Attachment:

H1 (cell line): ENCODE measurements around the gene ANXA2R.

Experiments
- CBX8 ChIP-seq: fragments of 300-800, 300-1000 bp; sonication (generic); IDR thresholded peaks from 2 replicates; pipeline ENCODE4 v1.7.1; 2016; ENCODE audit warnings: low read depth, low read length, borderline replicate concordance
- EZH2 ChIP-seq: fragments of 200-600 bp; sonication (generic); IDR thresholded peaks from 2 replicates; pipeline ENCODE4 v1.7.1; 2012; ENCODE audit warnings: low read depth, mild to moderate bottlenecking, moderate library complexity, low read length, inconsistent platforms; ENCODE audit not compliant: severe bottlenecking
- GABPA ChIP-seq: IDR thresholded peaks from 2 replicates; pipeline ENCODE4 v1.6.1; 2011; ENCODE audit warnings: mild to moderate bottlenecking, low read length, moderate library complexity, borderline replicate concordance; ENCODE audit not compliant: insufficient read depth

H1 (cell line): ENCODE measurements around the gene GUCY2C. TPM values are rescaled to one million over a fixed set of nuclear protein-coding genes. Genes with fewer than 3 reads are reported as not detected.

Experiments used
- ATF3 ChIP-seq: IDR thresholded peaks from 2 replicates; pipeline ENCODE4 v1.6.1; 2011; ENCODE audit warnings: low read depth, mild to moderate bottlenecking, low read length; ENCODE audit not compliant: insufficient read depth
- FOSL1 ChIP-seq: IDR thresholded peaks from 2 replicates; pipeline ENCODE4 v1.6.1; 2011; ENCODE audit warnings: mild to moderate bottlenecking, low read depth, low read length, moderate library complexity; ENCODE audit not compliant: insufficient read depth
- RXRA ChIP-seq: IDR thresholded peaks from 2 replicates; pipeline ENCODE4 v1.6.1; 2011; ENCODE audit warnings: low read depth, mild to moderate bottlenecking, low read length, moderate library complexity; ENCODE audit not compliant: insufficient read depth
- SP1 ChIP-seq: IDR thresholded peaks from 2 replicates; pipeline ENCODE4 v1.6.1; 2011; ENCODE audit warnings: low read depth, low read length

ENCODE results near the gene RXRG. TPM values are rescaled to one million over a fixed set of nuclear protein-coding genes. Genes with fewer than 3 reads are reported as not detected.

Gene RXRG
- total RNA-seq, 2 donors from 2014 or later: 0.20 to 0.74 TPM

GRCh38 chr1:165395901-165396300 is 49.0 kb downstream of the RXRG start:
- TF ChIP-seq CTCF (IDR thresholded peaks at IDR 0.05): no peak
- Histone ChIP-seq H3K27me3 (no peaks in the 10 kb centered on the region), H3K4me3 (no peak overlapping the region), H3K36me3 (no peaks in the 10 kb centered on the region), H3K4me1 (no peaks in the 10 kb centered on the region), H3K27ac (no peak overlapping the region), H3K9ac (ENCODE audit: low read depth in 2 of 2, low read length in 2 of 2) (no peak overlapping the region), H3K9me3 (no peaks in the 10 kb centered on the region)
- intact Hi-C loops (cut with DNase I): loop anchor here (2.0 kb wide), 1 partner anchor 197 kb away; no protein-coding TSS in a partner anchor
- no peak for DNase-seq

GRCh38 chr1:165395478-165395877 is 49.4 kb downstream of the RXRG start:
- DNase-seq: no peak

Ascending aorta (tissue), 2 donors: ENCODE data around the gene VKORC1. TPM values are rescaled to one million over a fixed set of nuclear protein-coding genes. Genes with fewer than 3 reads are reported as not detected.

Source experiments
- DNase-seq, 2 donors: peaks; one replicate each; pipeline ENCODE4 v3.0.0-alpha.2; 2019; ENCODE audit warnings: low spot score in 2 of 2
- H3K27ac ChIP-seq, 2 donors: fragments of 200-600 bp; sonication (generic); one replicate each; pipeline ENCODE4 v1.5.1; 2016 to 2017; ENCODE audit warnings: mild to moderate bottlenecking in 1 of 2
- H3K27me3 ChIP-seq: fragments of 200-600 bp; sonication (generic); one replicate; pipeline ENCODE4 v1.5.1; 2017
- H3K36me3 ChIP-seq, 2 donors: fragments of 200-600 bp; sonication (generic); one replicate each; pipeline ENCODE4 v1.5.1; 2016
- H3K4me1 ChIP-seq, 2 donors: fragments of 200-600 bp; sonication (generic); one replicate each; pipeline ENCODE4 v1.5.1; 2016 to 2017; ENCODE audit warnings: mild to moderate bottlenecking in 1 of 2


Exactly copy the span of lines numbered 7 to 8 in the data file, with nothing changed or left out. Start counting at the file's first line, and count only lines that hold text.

Experiments used
- ATF3 ChIP-seq: IDR thresholded peaks from 2 replicates; pipeline ENCODE4 v1.6.1; 2011; ENCODE audit warnings: low read depth, mild to moderate bottlenecking, low read length; ENCODE audit not compliant: insufficient read depth